8 | Flight of the Conchords (HBO, 2007-2009)
Flight of the Conchords is a dry, great comedy that perks up even more when the guys bust into song. Basically, it’s a much drier, much hipper Glee.
I absolutely love the show, so I feel like I have to justify why it’s only ranked 8th here. So, weirdly, I have to tell you all that’s wrong with it, not what’s right with it.
I don’t think the songs always hit — at around three songs per episode, they can’t all be spectacular. Plus, because it’s so dry, when the humor isn’t hitting as hard, sometimes the show feels like it’s dragging. Still… I’ll take Flight of the Conchords dragging over watching almost anything else. And you know you’re never too far away from a song pulling you right back in… even if that song is Rock the Party.
7 | The Big Bang Theory (CBS, 2007-present)
It’s good that the show, and, more importantly, Jim Parsons, are starting to get noticed and nominated for awards. Jim Parsons singlehandedly makes this show so great in his role as Sheldon… the theoretical physicist who’s personality is some mix of Mr. Spock and Asperger’s syndrome.
He’s basically Kevin Garnett to the late ’90s Minnesota Timberwolves or Will Ferrell to late ’90s SNL — without him, they’d just kinda plod into obscurity, with him they’re a championship contender.
It took me a little while to get on board with Big Bang Theory — the pilot turned me off but, when they hit their stride, I came back. I like the nerd jokes (though not as much as their laugh track does, though… I think they inherited it from That 70s Show, which it inherited from Married With Children). I laugh out loud at least a few times every episode. And, most importantly, at only two-and-a-half seasons in, this show is just hitting its prime.
I also give it credit for the best theme song of the 2000s.
6 | Curb Your Enthusiasm (HBO, 2000-present)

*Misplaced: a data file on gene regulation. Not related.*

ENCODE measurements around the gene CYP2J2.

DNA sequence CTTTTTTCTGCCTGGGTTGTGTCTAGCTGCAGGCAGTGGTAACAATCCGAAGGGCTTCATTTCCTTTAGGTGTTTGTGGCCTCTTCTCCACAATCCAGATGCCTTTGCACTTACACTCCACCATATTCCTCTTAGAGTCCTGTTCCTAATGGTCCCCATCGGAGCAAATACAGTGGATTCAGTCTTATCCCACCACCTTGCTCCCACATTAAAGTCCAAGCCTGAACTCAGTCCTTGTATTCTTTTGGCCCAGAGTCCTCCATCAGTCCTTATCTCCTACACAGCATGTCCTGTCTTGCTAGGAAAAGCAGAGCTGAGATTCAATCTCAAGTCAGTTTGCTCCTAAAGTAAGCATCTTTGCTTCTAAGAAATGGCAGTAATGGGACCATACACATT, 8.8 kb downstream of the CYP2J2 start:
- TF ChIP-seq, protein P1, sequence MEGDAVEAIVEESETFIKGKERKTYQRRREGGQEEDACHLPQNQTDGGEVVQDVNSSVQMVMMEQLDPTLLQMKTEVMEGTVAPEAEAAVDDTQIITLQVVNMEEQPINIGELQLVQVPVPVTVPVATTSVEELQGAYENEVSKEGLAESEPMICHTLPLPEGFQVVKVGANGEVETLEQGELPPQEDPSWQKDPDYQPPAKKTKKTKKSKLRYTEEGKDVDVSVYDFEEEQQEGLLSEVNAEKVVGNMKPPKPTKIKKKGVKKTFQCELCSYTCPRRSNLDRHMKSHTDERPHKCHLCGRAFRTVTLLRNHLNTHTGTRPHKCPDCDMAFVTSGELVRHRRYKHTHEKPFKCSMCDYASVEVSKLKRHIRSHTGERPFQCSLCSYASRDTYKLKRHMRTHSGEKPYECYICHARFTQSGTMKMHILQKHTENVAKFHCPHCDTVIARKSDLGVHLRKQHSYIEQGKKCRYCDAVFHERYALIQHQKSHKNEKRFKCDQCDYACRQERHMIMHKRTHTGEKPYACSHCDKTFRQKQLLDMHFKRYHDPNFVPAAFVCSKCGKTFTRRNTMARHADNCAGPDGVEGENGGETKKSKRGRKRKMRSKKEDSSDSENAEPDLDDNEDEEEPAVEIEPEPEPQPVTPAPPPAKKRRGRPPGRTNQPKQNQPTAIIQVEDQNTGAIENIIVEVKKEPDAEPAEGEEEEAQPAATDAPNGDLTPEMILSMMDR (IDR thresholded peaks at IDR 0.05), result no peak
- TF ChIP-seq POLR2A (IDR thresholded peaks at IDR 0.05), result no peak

I think this past season of Curb was perfectly emblematic of the series. When it’s on, it’s a level of funny that no one can touch. When it’s off, though… it’s off.
Watching Larry David do an impression of George. Larry and Jerry Seinfeld interacting. Larry scheming to get Cheryl a role in the Seinfeld reunion. All absolute classics, the kind of stuff that makes people pay for HBO even when they never watch anything else.
But watching Larry heckle and embarrass Sammy Greene when she’s singing… or watching him unnecessarily annoy his doctor… or watching him be gratuitously rude to kids with a lemonade stand… or having the big season finale center as much around him wronging a coffee stand worker (in a contrived way) as it was around the Seinfeld reunion — that’s when Curb, and Larry, become too much to handle.
That unevenness keeps me from ranking it any higher like most TV critics have, but I stand by it. Two out of every three episodes being amazing puts it solidly on this list… the one out of three that doesn’t quite hit the mark keeps it from being near the top.
5 | Undeclared (FOX, 2001-2002)
Judd Apatow’s second series (right after NBC gave up on Freaks and Geeks) had all the elements we’d see when he became the Godzilla of movie comedy later in the decade: Three-dimensional characters, legitimately funny writing, character-driven stories, heart and Seth Rogen.
Undeclared had an original… yet so, so, so identifiable and real… take on the things that freshmen in college go through — like weird roommates, long distance relationships, picking a major, existential crises, changing out of your high school persona, fraternities and overbearing RAs, just to name a few. You could see elements of yourself, and what you went through in college, in pieces of every character. They were fully developed right from the start.
The show never got a following and only lasted for about two-thirds of a season — which, I guess, was ultimately for the best, because it drove Apatow away from TV and toward movies… where he finally found his audience.
4 | The Office (U.K.) (BBC Two, 2001-2003)
It had an immeasurable amount of influence on comedy in the 2000s… everything from Arrested Development to Modern Family to every single web series in the history of web series contains elements of the visual and written style of the original Office.
Its comedy is the epitome of discomfort — the situations that Ricky Gervais’s David Brent wound up in were more uncomfortable than every episode of MTV’s Parental Control combined.
It was only 14 episodes. (The British have a different set of expectations for what constitutes a full series run, apparently.) That’s why I only put it fourth… unlike its American counterpart, once it resolved its emotional tension with Tim and Dawn, it didn’t have time to hit its downward spiral. There’s something to be said for going out John Elway-style… but since I gave demerits to shows like the American Office, Scrubs and How I Met Your Mother for sticking around and struggling, I can’t reward the British Office for not giving it the old college try.